You could do what Variable Fighters did in Macross and use "Thermonuclear Reaction Turbines." Back on MacrossWorld, we had a big discussion about those, once, and there were a lot of valid theories raised as to how they work. All that's really KNOWN about them is that they use some form of propellant for spaceflight, which is superheated by reactors in the engines, making them less efficient in space. (Versus "air ram" mode, which draws air in, superheating it as it passes the reactor, and the expansion does the same thing as any gas turbine)

Alternatively, and I hate saying this, the Archangel (Why do people bumpcase that?), based on dialogue, used nuclear thrust. Ion thrusters, essentially, which operate by accelerating the propellant, without an oxidizer, out of the thruster exhausts. Newton's Laws take place, action undergoes reaction, and the ship moves forward. Problem is, I wouldn't expect it to have both efficiency and speed. (Though, if it takes so many days to get from Africa to Alaska, I guess I'd have to pick efficiency)

And the point about using its positron blaster cannons is somewhat irrelevant. That's not a standard procedure. "Positronic Interference" caused the air molecules to break apart, reducing friction, for the emergency takeoff, because the Earth Alliance was coming to get them. Archangel appears capable of using slower methods under her own power. (As in, any method that uses less than 1:1 T-W ratio. Like a slow climb)
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Re: Spacecraft capable of atmospheric flight

Post by Brave Fencer Kirby » Sat Jul 17, 2010 1:26 pm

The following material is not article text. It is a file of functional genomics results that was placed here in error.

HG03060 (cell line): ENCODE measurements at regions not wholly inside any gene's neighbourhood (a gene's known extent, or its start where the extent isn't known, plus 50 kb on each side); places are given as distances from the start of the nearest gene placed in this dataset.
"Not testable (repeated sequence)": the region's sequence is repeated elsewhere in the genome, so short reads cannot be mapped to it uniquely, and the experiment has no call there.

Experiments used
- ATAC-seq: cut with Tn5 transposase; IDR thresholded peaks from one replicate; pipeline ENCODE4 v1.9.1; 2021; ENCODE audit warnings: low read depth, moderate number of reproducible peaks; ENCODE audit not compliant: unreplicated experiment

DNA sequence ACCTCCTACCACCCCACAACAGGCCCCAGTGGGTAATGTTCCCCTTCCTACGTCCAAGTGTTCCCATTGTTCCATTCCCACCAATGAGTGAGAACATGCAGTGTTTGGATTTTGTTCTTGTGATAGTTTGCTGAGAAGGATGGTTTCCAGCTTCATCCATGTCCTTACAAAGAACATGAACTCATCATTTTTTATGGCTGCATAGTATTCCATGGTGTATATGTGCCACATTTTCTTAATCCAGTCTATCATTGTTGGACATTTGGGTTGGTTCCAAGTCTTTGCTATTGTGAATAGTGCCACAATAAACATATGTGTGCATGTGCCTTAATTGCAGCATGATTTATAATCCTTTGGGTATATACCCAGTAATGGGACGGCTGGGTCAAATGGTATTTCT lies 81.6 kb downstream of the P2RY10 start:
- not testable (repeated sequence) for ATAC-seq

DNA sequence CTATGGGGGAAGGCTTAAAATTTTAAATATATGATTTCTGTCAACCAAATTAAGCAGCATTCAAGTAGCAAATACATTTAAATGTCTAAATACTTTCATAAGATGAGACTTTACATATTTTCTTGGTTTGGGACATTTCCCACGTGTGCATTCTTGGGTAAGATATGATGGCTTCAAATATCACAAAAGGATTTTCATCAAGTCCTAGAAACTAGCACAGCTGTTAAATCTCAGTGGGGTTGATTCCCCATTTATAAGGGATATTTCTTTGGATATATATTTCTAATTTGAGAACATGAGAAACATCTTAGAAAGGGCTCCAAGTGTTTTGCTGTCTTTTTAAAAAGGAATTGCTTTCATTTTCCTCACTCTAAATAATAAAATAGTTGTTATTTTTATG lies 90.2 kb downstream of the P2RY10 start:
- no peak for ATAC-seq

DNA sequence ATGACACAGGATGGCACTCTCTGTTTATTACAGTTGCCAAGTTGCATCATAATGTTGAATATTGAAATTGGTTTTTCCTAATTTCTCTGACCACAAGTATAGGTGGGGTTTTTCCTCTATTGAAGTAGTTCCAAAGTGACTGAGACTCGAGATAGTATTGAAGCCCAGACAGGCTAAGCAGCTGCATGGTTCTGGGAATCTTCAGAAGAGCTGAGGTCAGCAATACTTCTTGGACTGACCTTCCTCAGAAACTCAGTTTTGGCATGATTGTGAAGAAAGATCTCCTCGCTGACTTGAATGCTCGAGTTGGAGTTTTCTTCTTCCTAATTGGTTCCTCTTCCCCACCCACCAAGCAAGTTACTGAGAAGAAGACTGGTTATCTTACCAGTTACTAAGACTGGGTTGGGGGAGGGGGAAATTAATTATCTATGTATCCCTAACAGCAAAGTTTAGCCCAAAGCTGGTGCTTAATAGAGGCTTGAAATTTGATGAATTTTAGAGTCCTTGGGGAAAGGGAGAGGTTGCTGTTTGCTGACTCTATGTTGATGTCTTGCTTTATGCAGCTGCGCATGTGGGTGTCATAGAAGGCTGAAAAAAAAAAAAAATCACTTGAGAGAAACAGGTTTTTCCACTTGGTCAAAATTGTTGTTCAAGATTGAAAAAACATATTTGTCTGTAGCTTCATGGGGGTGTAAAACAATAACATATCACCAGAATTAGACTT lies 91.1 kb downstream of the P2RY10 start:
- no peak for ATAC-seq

SchizophrenicMC wrote:Alternatively, and I hate saying this, the Archangel (Why do people bumpcase that?), based on dialogue, used nuclear thrust. Ion thrusters, essentially, which operate by accelerating the propellant, without an oxidizer, out of the thruster exhausts.
The Archangel supposedly uses an Inertial Confinement Fusion drive. Basically, you take a pellet of fuel suitable for undergoing nuclear fusion (like deuterium and tritium or helium3 and deuterium), shoot a bunch of lasers at it simultaneously, and it heats up enough to undergo fusion, which heats it up a lot more, which makes more of it undergo fusion, etc. I'm not sure if the Archangel's drive uses this energy to heat propellant for its thrusters, or if it simply uses the particles resulting from the reaction as propellant.

Ion thrusters that you mention are something else entirely. They use a variety of methods to create, energize, and direct ions out the back of the thruster. The ions themselves are the propellant. Ion thrusters have a very high specific impulse, but very low thrust. Think of it as the rocket equivalent of having an engine with great mileage, but next to no horsepower. This makes them great for unmanned deep space missions, but completely unsuitable for use in a combat vehicle.